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Entered according to the Act of Congress, in the year 1835,
BY D. VAN NOSTRAND, In the Clerk's Office of the District Court of the Southern District of
STEREOTYPED BY F. F. RIPLEY
The ensuing volume comprises a rapid survey of the reformation of religion which was accomplished in the sixteenth century; with a biographical notice of twenty-four of the principal christian heroes, who were instrumental in carrying on the warfare with the Papal hierarchy, until they achieved their wondrous triumph. A concise review of the beneficial effects which have resulted from their labours closes the narrative.
No biographical records, except those in the sacred oracles, are so interesting as the lives of the chief Reformers: and this volume contains a small gallery of medallion portraits, drawn by Mr. Ormsby's pentographer, which are intended as a memorial of those glorious champions of evangelical truth and freedom, "of whom the world was not worthy." They are excellent likenesses of the immortal men whose names they bear. On the reverse of the ori. ginal medals was a brief inscription in Latin, in the form of an epitaph for a tablet. Those lines have been translated into English, and are placed at the end of the memoir which is given of each Reformer.
The frontispiece represents Virtue resounding the unfading honours of those men who by their toils and sufferings, and learning and piety promoted the welfare of the human family-Christian Benefactors; the memory of whose philanthropy shall never die. The encircling motto may aptly be condensed into the words of the Apostle respecting the sacrifice of Abel-By them being dead they yet speak.
The two engravings prefixed to the essay on the Reformation, represents Martin Luther affixing his famous ninety-five propositions against indulgences on the door of the church at Wittemberg, on the thirty-first of October 1517: and a figurative delineation of his increasing the light of divine truth, by snuffing candle which had become so dim as to be useless.
The portraits and biographical sketches of the Reformers are arranged chronologically, according to the periods of their departure to receive the gift of God, eternal life through Jesus Christ our Lord. To those glorified worthies, evangelical sensibility ever recurs with the fondest retrospect: and modern believers in Jesus exultingly indulge the hallowed prelibation of enjoying celestial communion with the triumphant hosts of the sixteenth century, among “the spirits of just men made perfect."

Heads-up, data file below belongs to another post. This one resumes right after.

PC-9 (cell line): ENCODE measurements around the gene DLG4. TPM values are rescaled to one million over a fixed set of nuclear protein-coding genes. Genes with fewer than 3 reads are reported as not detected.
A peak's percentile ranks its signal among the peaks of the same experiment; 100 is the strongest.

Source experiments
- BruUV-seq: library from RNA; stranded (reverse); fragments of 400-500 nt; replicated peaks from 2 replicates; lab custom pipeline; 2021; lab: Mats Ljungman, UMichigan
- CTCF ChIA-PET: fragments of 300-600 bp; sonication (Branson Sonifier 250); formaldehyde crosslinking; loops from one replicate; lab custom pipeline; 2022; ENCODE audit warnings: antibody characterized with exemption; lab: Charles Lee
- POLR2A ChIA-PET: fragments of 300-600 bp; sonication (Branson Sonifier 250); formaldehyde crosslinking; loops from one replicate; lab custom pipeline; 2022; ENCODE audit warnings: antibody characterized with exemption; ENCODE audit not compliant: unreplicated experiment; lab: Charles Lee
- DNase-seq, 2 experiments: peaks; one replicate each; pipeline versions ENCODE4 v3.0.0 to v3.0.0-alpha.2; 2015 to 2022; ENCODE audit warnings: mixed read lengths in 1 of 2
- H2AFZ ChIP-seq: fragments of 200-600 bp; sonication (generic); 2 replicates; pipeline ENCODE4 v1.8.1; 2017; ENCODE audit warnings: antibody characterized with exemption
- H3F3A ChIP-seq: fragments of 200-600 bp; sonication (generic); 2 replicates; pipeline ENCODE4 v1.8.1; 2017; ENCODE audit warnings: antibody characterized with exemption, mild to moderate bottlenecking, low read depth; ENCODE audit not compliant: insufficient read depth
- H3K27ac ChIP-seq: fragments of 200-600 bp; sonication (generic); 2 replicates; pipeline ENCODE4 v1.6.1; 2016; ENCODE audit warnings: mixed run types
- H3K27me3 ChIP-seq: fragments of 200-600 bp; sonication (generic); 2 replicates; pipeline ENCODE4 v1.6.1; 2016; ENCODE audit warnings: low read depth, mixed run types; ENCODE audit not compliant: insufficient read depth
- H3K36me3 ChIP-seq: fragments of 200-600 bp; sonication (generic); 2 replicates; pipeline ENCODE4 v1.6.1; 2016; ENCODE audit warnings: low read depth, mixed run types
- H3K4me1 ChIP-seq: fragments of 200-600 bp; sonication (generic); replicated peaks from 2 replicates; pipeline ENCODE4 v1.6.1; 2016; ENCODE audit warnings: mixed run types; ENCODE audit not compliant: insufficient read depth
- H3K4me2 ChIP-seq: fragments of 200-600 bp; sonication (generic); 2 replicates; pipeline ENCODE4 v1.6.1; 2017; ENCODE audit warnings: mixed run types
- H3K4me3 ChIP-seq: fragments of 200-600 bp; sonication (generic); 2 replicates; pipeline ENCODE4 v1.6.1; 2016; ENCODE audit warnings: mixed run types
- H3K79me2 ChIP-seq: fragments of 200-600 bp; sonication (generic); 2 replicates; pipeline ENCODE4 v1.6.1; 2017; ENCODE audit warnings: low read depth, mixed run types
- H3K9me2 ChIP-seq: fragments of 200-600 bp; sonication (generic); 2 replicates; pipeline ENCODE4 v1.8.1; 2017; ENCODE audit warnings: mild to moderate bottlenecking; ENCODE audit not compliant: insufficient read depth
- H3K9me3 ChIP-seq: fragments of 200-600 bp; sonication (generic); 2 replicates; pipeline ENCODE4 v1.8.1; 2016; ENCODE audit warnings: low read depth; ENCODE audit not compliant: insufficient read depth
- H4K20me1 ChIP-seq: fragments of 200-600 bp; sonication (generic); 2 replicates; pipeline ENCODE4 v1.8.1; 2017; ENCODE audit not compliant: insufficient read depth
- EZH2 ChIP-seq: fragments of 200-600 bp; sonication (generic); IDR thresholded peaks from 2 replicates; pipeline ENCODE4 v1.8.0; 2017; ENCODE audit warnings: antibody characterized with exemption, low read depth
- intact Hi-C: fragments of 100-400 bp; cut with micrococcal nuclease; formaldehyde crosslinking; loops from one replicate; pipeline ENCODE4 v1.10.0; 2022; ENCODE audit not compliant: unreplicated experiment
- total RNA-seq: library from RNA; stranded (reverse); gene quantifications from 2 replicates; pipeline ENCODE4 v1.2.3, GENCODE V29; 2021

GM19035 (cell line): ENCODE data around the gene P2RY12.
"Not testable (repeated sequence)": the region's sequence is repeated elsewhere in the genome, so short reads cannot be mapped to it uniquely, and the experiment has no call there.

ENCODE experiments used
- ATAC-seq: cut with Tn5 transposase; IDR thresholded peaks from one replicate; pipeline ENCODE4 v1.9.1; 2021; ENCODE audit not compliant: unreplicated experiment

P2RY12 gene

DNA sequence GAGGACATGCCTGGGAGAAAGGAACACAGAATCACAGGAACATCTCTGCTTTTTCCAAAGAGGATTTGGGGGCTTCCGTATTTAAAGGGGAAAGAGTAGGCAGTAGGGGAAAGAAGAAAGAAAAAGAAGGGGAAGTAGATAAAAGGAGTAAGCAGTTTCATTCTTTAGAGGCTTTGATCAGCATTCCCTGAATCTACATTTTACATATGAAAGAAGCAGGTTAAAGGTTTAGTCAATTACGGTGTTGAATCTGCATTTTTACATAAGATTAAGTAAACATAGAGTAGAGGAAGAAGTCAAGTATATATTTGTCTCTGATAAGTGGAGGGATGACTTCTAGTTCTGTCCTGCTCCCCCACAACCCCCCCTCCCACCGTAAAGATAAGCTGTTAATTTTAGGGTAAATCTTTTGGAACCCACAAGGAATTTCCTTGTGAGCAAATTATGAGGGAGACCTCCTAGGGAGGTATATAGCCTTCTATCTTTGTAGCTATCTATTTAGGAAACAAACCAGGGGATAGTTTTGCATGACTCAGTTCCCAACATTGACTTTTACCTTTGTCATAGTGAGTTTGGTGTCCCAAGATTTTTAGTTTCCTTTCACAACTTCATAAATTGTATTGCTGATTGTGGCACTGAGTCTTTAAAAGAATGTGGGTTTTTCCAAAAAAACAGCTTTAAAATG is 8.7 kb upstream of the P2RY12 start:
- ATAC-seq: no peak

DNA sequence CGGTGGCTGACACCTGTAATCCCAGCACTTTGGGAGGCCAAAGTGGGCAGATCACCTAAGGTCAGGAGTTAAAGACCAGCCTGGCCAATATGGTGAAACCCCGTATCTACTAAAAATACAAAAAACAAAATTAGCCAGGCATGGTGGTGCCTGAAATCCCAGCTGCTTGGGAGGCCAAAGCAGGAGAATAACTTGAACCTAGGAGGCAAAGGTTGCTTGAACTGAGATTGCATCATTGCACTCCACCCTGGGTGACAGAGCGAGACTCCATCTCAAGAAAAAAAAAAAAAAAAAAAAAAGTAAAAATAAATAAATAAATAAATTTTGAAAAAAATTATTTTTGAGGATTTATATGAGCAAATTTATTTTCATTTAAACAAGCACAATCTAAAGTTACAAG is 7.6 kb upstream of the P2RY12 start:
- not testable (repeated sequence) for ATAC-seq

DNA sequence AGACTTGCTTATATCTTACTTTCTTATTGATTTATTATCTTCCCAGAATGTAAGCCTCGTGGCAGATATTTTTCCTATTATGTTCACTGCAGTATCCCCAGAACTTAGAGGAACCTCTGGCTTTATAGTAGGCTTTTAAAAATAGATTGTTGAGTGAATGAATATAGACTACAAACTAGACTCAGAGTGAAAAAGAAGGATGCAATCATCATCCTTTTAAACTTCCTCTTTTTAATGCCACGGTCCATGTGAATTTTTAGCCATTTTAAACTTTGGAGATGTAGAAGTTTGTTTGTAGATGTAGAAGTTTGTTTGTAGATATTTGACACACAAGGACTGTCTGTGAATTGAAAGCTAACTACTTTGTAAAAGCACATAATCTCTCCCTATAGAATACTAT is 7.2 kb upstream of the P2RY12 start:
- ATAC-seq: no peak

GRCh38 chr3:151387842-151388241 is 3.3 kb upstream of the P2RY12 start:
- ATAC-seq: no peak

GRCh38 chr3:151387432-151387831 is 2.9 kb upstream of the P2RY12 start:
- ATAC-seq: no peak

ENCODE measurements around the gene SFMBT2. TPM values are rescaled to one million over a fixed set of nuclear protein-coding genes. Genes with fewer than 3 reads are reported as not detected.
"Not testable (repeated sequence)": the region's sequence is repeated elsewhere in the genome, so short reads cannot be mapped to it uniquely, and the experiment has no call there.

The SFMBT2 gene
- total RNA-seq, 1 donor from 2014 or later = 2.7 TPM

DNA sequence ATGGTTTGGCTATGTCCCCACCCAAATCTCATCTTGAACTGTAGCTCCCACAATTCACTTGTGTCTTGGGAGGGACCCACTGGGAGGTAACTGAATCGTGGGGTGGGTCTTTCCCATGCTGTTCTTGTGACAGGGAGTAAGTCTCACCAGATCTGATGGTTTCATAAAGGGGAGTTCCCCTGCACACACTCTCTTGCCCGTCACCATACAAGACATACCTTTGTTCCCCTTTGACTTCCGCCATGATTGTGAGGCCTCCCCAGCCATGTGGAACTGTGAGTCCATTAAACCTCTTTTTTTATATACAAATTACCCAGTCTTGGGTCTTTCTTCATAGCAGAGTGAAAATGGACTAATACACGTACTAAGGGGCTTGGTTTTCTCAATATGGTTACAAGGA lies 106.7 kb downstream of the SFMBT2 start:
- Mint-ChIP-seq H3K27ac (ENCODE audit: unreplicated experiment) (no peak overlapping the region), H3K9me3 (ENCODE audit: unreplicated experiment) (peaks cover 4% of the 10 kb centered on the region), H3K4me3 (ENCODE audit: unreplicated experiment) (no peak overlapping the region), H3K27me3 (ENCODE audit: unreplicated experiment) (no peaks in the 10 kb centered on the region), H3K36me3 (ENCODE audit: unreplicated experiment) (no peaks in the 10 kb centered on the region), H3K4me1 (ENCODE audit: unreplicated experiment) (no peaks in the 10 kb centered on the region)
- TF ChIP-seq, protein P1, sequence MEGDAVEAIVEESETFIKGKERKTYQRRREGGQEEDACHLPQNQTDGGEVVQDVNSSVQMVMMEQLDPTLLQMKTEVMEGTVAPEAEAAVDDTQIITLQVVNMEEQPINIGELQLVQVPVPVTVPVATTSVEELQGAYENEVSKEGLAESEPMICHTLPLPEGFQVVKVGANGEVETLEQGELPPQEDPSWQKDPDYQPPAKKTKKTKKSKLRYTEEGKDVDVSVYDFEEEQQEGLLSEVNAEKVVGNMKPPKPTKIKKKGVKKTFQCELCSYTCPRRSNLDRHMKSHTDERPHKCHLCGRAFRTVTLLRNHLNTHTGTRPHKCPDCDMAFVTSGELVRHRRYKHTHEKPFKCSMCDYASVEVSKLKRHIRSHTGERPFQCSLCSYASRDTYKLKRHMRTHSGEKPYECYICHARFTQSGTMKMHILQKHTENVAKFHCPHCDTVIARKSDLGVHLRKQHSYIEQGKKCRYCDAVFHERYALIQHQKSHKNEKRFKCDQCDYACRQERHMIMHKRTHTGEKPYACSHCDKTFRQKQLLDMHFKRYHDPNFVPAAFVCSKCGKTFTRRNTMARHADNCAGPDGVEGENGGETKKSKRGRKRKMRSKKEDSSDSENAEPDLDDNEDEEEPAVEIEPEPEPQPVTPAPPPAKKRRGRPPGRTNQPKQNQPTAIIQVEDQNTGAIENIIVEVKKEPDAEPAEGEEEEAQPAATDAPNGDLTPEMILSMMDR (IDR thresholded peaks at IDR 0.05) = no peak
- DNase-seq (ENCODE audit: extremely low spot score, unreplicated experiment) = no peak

These biographies of the Reformers have been compiled from various authentic sources; and not only the details, but also the language of the previous writers in many instances has been adopted. This general acknowledgment is made that the Editor may not be charged with plagiarism. The volume is issued from a solicitude, under the Divine blessing, to promote an acquaintance among young Christians, Bible classes, and Sabbath schools, with the most exemplary characters, and the most edifying topics of instruction in modern ages; and thus to stimulate them to more elaborate and extensive researches into the history of the Christian church, and the mysterious dispensations of Jehovah in reference to the establishment, predominance and overthrow of that mystical Babylon, which is “poted in the Scripture of truth," by the prophet Daniel, and the Apostles Paul and John.
These portraits of the Reformers are therefore presented to American youth as a constellation of examples for their imitation; that junior Protestants may be emulous through divine grace to fulfil the admonition of the Apostle, Hebrews 6: 12; “Be not slothful, but followers of them who through faith and patience inherit the promises."
New-York, 4th May, 1835.
PLATE I.--p. 37.
JEROM OF PRAGUE,
PLATE II.--p. 56.
PLATE III.--p. 72.
PLATE IV.-p. 97.
PLATE V.--p. 119.
PLATE VI.--p. 134.